1Kroll Report Finds Fraud, Cyber-Attacks Increased in 2016
2Fraud Increased in 2016
3The Impact of Fraud Varies
4Ransomware not as Prevalent as Viruses
While ransomware has been cited by multiple other 2016 security reports as a growing trend, the Kroll report found that only 13 percent of respondents suffered a ransomware attack in 2016. In contrast, 33 percent identified “virus/worm infestation” as a cyber-incident they experienced in the past 12 months.
5Software Vulnerabilities Enable Attacks
6Insiders are a Risk
For those companies reporting being the victim of a cyber-attack or information loss incident in 2016, employees were identified as primary perpetrators. Ex-employees were identified as the main cause by 20 percent of respondents, while 14 percent cited freelance or temporary employees as being the perpetrators of a cyber-event.
7U.S. Companies Likely to Contact IT Service Vendor After a Breach
The Kroll report is a global study, with many of the statistics for the United States almost mirroring worldwide numbers. One area that differs, however, is the entity most commonly contacted following a cyber-incident. In the United States, 43 percent of respondents said they would contact an IT service vendor, while the global number is only 27 percent.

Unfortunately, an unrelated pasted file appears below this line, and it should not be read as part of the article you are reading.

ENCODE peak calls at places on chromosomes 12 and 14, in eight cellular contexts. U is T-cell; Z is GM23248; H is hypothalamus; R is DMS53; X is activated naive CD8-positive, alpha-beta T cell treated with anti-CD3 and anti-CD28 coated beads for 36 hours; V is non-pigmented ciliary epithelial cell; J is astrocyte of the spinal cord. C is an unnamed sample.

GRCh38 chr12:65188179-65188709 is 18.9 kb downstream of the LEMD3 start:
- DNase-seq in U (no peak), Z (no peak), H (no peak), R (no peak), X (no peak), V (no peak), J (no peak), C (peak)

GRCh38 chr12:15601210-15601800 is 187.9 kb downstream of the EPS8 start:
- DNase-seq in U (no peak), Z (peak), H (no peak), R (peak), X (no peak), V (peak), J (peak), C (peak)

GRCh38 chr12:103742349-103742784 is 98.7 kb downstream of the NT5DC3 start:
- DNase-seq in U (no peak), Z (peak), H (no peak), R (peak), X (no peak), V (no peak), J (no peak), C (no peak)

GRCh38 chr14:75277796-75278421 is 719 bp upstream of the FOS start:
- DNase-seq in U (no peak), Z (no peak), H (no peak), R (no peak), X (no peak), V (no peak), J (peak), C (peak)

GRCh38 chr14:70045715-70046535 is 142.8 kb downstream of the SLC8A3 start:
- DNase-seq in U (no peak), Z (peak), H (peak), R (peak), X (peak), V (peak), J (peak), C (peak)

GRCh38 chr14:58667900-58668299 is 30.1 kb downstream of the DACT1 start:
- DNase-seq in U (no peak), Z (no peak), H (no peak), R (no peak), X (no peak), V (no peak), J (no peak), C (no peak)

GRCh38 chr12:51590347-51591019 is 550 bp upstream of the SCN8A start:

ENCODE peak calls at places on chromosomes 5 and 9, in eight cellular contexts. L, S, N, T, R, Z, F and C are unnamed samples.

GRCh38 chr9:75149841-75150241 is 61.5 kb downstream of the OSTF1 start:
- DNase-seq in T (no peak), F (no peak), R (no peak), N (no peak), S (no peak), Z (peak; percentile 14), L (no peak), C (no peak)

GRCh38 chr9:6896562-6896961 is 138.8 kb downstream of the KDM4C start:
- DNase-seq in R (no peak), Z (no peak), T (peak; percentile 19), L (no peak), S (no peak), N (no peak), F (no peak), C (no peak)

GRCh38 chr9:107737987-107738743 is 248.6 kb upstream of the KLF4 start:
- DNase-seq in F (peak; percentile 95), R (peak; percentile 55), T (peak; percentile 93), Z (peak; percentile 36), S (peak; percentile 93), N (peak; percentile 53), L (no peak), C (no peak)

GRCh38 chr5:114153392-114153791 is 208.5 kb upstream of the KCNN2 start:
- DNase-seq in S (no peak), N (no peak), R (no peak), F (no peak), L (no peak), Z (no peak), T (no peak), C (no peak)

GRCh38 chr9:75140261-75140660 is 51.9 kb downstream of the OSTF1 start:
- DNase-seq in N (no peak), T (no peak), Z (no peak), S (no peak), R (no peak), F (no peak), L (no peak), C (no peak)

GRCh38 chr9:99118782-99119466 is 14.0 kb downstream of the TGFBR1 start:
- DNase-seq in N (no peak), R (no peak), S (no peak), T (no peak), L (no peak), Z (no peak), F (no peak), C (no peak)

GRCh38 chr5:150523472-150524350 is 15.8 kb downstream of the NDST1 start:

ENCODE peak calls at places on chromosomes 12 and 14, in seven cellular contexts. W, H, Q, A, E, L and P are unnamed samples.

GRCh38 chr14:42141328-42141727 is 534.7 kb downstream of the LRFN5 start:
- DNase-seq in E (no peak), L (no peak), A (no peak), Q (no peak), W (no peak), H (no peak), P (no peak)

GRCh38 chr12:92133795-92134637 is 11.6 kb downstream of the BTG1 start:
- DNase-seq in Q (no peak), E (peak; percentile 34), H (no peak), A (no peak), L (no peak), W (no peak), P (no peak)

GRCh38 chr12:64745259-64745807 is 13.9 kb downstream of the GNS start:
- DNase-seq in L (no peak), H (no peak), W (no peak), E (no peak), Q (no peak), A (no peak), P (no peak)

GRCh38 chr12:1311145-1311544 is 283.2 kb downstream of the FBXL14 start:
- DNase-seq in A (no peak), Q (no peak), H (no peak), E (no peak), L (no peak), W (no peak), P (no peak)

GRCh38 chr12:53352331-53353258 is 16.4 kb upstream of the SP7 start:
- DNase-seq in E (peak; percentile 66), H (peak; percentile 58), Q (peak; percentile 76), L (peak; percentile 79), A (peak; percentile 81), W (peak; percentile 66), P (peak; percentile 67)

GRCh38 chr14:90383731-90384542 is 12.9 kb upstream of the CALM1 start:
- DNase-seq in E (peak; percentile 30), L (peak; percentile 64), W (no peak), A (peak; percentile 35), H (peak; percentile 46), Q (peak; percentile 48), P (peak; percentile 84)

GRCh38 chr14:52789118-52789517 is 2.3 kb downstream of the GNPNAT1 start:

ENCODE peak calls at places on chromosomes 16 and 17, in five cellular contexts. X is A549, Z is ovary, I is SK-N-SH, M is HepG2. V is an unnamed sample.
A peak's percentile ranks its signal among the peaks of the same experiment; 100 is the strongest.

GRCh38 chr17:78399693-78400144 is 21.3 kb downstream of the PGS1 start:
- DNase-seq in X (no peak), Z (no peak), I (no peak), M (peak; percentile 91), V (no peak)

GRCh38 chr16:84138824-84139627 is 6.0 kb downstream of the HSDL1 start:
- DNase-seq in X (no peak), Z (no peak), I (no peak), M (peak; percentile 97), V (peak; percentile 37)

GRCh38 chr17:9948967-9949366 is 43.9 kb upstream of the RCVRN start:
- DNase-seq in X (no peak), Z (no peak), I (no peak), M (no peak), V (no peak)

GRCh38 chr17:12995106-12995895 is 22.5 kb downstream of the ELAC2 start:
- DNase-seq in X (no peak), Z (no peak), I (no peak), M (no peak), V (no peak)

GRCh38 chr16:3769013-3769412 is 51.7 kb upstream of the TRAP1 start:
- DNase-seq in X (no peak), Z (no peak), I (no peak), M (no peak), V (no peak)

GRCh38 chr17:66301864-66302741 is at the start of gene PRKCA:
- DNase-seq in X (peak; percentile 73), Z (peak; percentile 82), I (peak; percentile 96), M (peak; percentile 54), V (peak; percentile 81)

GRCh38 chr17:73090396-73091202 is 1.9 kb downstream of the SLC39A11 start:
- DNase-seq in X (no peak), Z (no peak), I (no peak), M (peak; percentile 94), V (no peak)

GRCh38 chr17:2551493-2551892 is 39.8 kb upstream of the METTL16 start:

8Most Organizations Already Have Risk Mitigation Policies
Though fraud is on the rise, the report has some positive findings, including the fact that 80 percent of respondents have developed and implemented security policies and procedures at their organizations.